2. This series is timely as we (my company, Trimetis) are just about to run a study of behalf of the UK MOD exploring alternative structured methods for self-reflection, particularly in support of developing our mental models and action schema that support decision making, assessments and judgments. We’d be happy to share the results and the self-reflection structures with the readership if you are interested. We won’t have data until the summer next year, but hope that we will have a coherent narrative that will at the very least start another conversation about productive ways to think/reflect. We will be referencing your own thoughts on this as part of our background research, so thanks for sharing.

  3. P.S. to provide something a bit more meaty to the conversation… here is a link to some work by Peter Fadde & Gary Klein which provides a way to structure reflection activities… however their solution requires you to “prime” the learning *before* you do the experience. I think that this might be a critical piece of the learning/development puzzle that is often neglected in conversations about reflection where the focus is always on “after the fact”… http://crashingpatient.com/wp-content/uploads/2011/07/deliberate-performance-by-Fadde-and-Klein.pdf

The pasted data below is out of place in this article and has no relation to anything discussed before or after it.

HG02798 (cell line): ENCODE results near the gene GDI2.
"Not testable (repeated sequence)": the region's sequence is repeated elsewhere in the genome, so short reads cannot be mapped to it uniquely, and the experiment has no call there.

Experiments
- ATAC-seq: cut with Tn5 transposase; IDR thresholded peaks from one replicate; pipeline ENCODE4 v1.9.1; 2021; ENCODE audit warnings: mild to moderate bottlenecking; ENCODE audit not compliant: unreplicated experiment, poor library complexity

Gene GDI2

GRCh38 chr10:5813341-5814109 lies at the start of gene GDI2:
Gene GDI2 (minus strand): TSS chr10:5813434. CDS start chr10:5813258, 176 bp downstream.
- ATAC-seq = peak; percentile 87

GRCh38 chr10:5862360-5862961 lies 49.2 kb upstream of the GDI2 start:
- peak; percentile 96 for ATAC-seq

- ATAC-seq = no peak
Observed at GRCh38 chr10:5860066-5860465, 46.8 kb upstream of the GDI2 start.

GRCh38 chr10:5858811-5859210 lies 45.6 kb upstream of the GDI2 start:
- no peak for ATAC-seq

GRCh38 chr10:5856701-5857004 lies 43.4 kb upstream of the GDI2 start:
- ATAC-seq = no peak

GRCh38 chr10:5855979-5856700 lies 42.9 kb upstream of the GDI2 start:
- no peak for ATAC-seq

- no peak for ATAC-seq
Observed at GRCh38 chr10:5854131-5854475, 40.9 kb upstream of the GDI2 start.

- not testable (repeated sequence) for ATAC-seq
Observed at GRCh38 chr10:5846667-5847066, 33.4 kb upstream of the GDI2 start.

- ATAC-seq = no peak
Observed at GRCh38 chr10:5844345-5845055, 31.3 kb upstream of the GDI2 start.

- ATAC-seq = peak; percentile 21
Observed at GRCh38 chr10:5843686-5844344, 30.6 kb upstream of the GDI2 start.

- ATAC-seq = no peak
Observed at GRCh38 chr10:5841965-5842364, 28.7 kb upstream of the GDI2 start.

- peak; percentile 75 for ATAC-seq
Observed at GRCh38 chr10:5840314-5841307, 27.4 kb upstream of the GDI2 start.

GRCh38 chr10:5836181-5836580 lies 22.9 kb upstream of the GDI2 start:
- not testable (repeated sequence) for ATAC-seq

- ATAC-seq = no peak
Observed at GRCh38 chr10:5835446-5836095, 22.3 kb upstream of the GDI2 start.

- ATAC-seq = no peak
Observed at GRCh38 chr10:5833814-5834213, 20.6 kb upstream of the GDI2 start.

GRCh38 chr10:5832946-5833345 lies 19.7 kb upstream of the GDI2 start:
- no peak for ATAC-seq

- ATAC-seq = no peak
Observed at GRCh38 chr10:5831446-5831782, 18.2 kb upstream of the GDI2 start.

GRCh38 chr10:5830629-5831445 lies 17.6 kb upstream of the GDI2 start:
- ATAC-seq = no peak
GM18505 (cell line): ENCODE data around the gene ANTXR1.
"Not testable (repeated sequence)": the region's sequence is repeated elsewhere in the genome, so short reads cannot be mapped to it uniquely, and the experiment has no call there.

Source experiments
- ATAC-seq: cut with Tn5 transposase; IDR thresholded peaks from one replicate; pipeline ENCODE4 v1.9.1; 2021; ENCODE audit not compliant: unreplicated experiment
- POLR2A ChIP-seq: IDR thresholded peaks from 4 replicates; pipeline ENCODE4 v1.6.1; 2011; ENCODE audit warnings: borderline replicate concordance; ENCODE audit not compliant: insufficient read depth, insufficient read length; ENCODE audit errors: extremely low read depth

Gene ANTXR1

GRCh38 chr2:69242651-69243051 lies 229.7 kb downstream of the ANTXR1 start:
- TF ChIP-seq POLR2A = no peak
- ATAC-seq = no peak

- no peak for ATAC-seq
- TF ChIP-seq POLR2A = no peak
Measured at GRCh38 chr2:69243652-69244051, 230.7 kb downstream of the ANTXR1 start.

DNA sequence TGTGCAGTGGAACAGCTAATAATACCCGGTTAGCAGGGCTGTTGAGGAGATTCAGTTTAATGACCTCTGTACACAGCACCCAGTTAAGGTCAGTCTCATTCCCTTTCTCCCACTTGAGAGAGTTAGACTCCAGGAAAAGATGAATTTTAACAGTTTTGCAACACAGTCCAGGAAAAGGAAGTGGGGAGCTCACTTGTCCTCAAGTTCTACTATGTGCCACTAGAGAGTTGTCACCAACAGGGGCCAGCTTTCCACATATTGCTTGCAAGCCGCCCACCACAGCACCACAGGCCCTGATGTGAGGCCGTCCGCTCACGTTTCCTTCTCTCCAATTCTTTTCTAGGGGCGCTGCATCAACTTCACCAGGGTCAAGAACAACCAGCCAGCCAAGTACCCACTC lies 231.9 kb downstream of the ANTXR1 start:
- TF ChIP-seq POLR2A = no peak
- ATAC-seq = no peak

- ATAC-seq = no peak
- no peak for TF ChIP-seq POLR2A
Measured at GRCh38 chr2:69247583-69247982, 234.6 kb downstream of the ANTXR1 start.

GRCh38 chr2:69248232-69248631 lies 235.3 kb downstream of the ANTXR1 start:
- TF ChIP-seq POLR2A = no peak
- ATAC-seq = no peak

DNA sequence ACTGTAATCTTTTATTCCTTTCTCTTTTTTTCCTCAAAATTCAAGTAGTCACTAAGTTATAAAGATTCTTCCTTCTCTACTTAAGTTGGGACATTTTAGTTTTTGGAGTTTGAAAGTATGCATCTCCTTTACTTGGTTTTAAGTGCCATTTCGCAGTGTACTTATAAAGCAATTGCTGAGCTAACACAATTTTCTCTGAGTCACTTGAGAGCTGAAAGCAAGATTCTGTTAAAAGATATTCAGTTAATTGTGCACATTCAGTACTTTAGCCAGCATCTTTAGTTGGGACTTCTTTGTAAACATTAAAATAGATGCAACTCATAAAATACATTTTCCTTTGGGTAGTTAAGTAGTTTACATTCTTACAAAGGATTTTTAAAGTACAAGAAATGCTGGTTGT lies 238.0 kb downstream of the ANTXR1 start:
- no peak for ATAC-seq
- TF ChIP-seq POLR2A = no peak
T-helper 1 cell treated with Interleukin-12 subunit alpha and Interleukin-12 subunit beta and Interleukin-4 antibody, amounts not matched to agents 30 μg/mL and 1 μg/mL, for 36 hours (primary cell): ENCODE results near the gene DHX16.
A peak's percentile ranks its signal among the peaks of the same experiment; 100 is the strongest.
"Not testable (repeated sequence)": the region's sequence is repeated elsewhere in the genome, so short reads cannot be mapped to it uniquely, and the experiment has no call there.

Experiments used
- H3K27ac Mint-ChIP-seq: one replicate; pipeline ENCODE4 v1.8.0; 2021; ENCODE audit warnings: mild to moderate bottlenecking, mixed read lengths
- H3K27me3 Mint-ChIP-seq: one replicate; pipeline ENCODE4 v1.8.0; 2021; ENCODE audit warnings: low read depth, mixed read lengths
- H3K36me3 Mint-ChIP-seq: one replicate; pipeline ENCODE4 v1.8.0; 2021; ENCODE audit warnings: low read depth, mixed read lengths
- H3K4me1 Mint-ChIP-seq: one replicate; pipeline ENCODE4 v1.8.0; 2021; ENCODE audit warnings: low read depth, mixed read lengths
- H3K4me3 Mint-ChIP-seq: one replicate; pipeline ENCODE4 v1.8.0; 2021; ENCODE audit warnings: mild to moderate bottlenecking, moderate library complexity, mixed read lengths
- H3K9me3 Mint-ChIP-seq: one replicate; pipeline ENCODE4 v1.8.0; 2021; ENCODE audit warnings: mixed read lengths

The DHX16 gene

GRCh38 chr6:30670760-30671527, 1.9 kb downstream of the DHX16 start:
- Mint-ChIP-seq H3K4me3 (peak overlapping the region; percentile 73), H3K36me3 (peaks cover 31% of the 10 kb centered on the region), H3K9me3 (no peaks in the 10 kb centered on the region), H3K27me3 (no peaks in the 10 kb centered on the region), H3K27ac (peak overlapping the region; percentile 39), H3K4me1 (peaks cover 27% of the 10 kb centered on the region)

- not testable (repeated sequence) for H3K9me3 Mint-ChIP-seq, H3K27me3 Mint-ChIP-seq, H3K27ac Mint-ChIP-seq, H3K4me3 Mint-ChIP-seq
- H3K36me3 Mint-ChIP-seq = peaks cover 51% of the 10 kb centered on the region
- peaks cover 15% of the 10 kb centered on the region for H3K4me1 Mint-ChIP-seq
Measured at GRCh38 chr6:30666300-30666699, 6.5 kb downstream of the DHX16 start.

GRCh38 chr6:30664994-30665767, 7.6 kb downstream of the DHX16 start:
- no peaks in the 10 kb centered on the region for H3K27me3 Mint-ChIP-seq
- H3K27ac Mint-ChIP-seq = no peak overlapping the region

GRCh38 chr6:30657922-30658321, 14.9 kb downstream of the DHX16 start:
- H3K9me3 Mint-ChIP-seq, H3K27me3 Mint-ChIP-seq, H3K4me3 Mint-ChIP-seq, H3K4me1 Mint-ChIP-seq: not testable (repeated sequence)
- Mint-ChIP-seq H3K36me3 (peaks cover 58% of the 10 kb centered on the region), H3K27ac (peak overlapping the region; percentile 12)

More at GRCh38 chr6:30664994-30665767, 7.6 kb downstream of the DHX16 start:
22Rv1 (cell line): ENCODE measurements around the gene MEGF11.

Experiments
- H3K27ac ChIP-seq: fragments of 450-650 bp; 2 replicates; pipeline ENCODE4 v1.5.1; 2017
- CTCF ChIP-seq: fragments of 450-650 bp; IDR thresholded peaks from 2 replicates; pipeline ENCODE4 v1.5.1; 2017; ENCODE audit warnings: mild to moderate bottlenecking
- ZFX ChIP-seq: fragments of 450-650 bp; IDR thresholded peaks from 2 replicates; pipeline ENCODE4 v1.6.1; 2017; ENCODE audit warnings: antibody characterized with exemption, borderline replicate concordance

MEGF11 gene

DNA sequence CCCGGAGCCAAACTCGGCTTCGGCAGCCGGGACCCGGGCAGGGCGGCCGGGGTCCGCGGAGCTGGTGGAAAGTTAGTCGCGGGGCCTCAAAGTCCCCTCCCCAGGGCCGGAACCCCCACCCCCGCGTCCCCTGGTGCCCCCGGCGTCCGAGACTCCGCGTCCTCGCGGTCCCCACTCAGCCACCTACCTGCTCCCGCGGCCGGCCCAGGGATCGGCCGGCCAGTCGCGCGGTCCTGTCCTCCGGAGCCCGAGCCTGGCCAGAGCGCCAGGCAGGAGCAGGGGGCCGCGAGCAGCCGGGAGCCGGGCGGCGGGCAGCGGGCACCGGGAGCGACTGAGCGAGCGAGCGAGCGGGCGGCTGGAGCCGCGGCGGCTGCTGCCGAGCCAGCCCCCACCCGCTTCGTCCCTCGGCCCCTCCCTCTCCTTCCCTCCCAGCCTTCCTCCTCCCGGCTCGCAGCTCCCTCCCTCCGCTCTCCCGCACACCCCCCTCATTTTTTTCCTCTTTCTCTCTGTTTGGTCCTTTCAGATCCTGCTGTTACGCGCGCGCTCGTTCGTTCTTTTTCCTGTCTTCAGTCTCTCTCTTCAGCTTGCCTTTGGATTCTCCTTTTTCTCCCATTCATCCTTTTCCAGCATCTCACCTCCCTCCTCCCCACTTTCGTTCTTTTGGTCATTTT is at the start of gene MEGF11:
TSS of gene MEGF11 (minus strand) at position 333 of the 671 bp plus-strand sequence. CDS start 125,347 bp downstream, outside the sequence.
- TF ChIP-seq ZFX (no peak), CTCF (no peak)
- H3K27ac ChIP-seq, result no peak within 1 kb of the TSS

1. Rob, thanks for sharing your thoughts and the resource! I always enjoy when we can expand the conversation. Ref your resource, I just listened to a lecture by Dr. Angela Duckworth today at work on all of her research and findings on “grit.” Large part of the presentation was about deliberate practice, which I see in the document. I look forward to checking it out!

      1. indeed… however the Fadde/Klein focus is on deliberate performance as so many people don’t have the ‘luxury’ of lots of time to practice, but are always ‘doing’… so the question is, how do we develop more effectively from our on-the-job experiences during performance as opposed to practice; where arguably we learn about the realities of friction, uncertainty etc and not the sometimes (by necessity) ‘sterile’ environments of practice.